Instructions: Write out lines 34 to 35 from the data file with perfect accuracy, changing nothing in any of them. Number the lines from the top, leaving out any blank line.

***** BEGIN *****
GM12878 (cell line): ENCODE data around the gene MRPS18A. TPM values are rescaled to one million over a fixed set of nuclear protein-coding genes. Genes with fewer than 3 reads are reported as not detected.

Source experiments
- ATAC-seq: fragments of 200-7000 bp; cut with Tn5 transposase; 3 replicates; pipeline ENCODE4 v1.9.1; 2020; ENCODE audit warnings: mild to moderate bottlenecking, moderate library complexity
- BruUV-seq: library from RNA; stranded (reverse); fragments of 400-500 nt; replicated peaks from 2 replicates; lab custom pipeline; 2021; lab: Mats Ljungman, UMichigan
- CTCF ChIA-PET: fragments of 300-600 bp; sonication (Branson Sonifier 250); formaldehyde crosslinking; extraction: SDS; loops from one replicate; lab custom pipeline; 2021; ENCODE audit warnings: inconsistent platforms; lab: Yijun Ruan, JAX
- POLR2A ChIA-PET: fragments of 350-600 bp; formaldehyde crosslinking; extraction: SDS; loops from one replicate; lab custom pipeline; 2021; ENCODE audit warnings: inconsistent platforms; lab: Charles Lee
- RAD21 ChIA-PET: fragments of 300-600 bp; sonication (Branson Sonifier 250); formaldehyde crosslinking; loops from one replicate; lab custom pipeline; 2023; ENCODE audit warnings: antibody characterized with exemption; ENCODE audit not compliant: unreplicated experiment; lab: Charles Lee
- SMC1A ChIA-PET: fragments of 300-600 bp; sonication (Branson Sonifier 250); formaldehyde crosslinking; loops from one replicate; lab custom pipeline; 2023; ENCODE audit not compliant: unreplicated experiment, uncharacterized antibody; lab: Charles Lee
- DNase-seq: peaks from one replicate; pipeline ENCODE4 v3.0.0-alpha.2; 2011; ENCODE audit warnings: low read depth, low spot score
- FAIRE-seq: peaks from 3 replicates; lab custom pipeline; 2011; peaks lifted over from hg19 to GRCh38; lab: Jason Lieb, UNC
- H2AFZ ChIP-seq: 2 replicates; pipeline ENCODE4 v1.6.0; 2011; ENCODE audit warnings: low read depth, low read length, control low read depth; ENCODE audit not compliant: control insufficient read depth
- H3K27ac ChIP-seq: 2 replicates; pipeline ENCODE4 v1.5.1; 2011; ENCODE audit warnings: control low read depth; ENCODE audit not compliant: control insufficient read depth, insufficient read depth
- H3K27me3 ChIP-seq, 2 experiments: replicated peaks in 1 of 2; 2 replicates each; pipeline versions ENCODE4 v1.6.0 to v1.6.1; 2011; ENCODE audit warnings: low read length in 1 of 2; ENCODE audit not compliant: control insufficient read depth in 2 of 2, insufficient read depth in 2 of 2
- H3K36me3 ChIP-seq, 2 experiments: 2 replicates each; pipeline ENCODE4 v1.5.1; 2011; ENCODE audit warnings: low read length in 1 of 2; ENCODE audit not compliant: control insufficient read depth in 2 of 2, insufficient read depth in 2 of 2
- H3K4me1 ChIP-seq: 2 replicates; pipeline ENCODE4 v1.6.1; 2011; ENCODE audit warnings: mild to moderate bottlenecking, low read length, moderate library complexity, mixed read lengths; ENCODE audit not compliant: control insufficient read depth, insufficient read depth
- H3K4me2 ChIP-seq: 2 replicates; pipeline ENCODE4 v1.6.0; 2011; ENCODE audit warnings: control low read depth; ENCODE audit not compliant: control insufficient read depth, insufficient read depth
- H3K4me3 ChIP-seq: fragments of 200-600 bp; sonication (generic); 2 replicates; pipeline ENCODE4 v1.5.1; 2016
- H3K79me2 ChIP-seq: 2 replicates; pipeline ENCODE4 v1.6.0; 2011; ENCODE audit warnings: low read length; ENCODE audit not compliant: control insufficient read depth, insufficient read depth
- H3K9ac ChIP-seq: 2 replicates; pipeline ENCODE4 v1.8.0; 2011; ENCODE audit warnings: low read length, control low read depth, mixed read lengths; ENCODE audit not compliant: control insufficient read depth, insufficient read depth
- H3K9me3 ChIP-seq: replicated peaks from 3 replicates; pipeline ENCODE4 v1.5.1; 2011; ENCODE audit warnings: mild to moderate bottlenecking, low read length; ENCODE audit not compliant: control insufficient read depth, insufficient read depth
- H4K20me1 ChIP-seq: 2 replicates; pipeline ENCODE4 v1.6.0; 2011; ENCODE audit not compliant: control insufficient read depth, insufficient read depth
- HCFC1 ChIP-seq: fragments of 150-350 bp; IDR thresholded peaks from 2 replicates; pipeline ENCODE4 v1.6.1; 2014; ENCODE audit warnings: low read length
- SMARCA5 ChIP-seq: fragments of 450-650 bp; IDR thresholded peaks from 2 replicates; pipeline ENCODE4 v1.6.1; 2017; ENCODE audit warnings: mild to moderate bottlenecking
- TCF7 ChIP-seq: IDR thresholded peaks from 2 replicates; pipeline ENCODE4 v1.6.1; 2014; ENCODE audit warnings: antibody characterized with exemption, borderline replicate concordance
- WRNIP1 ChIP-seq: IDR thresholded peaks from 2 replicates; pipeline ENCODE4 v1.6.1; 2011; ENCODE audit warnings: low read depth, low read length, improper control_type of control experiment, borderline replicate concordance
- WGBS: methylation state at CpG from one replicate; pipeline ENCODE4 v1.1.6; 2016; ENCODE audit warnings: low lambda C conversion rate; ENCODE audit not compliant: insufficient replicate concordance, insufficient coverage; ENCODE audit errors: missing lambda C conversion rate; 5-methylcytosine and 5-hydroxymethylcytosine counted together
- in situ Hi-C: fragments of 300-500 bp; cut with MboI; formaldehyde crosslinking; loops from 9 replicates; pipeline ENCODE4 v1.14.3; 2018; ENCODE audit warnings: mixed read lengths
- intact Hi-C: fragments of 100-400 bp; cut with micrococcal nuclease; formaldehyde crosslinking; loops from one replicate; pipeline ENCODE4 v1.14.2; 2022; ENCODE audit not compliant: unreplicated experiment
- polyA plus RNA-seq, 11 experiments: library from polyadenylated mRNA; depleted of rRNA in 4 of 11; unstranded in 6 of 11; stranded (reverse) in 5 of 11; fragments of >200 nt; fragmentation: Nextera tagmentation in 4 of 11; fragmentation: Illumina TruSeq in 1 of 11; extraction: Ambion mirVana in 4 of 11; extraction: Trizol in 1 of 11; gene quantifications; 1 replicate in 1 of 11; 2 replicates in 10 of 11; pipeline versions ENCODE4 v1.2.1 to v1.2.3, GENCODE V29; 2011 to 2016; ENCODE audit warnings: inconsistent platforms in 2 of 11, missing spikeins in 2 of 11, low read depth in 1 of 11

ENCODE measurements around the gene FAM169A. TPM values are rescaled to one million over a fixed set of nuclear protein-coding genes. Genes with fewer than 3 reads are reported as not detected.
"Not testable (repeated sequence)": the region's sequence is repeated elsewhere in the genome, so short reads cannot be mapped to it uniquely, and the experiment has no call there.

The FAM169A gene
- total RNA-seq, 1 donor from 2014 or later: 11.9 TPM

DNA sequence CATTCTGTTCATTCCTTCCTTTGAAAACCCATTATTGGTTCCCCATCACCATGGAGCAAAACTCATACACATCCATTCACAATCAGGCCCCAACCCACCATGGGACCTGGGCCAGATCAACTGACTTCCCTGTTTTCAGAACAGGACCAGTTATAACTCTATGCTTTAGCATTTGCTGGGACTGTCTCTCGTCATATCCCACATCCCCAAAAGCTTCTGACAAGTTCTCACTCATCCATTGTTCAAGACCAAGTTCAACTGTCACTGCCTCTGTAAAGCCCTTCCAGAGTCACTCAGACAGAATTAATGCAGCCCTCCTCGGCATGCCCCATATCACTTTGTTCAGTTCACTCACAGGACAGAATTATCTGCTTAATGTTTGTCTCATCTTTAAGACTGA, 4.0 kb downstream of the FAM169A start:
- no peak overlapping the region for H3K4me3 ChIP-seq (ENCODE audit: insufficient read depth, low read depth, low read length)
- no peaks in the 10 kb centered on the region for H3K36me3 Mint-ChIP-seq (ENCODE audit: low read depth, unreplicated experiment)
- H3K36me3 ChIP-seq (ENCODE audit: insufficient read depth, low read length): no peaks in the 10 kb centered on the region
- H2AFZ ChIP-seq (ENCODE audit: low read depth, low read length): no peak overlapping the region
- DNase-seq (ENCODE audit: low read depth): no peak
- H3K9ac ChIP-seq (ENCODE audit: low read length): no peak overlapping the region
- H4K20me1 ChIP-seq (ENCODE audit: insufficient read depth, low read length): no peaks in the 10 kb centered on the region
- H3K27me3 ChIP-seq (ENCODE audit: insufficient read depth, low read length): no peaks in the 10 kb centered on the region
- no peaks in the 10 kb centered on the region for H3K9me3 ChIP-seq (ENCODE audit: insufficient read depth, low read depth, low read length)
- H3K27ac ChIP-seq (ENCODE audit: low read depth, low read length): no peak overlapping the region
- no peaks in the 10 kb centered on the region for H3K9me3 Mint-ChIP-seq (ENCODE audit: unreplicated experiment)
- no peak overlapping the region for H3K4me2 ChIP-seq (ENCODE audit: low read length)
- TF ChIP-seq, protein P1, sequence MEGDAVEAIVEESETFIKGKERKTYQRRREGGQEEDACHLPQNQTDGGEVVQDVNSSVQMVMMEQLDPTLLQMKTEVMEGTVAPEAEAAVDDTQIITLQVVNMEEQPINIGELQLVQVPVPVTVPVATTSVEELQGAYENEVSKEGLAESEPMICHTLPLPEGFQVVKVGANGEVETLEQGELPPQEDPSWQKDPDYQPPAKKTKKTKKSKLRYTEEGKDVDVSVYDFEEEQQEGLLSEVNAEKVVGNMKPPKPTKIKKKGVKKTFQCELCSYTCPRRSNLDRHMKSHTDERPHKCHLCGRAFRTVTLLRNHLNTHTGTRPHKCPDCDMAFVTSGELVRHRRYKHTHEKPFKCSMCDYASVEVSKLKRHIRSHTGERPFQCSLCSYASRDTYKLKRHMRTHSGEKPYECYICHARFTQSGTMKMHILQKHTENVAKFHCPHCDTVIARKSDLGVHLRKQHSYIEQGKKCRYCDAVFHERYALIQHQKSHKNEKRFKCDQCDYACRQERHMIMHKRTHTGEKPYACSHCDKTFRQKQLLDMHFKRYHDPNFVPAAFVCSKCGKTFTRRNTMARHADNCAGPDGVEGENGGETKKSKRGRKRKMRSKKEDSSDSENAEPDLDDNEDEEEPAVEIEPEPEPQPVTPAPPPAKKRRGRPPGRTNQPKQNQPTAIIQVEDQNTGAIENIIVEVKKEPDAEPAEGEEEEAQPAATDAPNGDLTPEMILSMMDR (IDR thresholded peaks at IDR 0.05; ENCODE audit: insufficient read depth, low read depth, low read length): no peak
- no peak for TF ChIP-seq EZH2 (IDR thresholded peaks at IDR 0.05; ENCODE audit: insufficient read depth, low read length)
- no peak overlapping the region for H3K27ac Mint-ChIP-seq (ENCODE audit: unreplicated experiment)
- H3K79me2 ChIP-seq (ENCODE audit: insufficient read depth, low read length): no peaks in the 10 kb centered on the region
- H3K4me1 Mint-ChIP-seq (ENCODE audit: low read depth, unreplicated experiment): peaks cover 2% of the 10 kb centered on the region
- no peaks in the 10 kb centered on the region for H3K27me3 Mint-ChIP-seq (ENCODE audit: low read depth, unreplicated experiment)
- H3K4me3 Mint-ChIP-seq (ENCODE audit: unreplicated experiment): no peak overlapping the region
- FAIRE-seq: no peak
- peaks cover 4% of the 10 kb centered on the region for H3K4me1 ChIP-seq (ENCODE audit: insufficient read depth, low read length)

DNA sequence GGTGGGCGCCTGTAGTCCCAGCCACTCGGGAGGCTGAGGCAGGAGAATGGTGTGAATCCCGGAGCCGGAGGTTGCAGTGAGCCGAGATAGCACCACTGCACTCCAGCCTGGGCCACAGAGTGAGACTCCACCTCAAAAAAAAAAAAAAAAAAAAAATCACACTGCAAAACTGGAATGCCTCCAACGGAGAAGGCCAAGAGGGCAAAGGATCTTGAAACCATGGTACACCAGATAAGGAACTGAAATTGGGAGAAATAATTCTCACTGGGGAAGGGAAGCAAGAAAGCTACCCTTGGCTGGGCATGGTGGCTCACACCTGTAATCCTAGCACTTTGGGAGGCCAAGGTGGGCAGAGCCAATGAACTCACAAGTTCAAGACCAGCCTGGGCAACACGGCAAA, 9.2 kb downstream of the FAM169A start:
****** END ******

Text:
DNA sequence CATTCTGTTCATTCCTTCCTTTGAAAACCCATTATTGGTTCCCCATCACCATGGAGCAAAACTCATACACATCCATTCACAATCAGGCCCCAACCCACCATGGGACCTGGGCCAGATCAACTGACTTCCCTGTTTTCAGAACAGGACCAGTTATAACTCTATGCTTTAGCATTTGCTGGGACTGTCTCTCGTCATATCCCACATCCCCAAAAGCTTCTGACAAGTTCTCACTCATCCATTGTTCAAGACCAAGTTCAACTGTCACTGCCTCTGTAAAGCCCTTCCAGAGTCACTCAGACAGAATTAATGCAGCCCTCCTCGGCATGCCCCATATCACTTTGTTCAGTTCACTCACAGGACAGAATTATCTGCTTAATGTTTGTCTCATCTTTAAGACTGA, 4.0 kb downstream of the FAM169A start:
- no peak overlapping the region for H3K4me3 ChIP-seq (ENCODE audit: insufficient read depth, low read depth, low read length)